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  1. Default Re: "Crack" noise on either forward or backcast

    Thanks Doug! To make things a little more interesting, shouldn't the forward and backcast be mirror images of one another when false casting? Do we have less problems with the forward cast because we are watching it? I only began to watch my backcast a year or so ago, after 40 plus years of fly fishing. A tape by George Roberts really emphasizes the point that if you don't make a good backcast, a good forward cast will never happen. That was also when I took my first casting lesson. Had some poor muscle memory and bad habits to correct!

  2. Default Re: "Crack" noise on either forward or backcast


    No question in my mind that the backcast is more important than the forward cast. I weight it 65 and the forward cast 35. By learning to watch the backcast I have no doubt that your timing has smoothed and you now adjust to subtle things on the backcast that you were not formerly aware of -- the effect of a gusty breeze being but one. The forward cast, on the of the other hand, we all watch. The trouble is when we finally see the forward cast, it's too late to correct mistakes.

    In truth, many of my final casts are made backhanded from the backcast; some of my longest, too. It's a useful technique that I would suggest you practice. It make changing direction a snap!

    The three principal problems I encounter in teaching the cast are: (1) Watching the backcast, (2) Keeping the rod tip low to avoid slack, and (3) maintaining direct contact with the fly. (The exception being high stick nymphing.)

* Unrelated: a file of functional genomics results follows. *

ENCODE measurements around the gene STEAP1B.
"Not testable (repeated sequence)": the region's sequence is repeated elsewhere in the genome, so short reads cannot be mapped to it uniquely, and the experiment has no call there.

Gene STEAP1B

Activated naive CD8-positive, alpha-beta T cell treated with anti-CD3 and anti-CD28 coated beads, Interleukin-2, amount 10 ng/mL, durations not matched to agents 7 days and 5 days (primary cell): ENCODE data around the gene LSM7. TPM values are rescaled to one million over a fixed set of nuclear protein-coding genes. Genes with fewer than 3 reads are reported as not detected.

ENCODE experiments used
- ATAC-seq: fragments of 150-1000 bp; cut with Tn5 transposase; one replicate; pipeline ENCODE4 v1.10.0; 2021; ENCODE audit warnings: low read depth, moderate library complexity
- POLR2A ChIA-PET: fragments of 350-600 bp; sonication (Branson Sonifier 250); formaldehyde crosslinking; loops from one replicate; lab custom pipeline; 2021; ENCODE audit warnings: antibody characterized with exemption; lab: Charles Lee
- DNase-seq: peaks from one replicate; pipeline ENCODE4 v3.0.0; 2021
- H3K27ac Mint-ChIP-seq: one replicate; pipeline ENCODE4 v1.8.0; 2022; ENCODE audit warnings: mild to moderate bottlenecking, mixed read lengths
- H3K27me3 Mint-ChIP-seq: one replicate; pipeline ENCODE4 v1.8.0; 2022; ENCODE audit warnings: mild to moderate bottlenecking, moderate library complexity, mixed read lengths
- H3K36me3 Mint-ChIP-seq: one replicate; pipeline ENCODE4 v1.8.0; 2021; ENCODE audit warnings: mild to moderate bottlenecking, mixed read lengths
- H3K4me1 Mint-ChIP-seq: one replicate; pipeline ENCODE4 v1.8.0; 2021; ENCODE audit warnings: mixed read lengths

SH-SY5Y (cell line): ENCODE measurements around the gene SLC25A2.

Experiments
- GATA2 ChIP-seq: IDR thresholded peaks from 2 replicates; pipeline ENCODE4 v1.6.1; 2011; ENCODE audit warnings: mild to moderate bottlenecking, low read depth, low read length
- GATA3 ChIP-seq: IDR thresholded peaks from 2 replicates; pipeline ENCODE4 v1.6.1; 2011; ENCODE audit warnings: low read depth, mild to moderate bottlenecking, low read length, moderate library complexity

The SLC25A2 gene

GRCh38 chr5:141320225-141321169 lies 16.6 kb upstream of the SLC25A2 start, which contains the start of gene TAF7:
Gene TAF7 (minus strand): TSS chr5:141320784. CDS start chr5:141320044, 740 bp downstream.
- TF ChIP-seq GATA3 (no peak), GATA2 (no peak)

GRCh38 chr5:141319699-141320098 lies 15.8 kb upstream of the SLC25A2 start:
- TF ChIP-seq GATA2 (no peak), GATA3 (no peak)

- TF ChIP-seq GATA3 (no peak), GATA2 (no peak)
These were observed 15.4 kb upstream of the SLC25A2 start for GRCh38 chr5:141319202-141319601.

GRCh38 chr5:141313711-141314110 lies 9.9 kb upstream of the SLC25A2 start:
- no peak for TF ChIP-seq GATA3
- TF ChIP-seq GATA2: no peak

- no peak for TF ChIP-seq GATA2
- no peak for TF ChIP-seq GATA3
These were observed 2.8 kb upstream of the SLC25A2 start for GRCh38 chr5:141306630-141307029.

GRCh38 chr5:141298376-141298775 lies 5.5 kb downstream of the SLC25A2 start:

As for whether or not the two parts of the cast should be mirror images of each other, I can only say that mine are not! In fact, my back and forward casts usually follow different tracks. I attribute the mirror image business to the influence of the Ancient Fish Gods on the Knot Tiers, the same folks who would lead people to believe that to be a fly fisher, you must master the 1,651 knots they write books about.

    Of course, you can make the cast that way folks; in fact, the cast can be made any one of a number of ways. Years ago there was a article that discussed fly casting in ovals -- sure enough, the technique works.


  3. Default Re: "Crack" noise on either forward or backcast

    Bravo to you all for something I had been trying to figure out.
    I can't wait to try out your suggestions.
    Anyone know where I can get new netting for my old LL Bean
    wooden net? It seems a mouse family found it and turned it
    into shredded net. Are they available off the shelf somewhere?

  4. Default Re: "Crack" noise on either forward or backcast

    Fishing Bamboo and super fines a lot along with tip flex, My answer is YES let the line straighten completely behind you (should even feel a slight tug on the rod tip) before you start your forward cast. In other woeds "wait for it....."
    The crack sound could also be the tippet hitting something on a back cast (not stopping arm at the 2:00 possition or breaking wrist)

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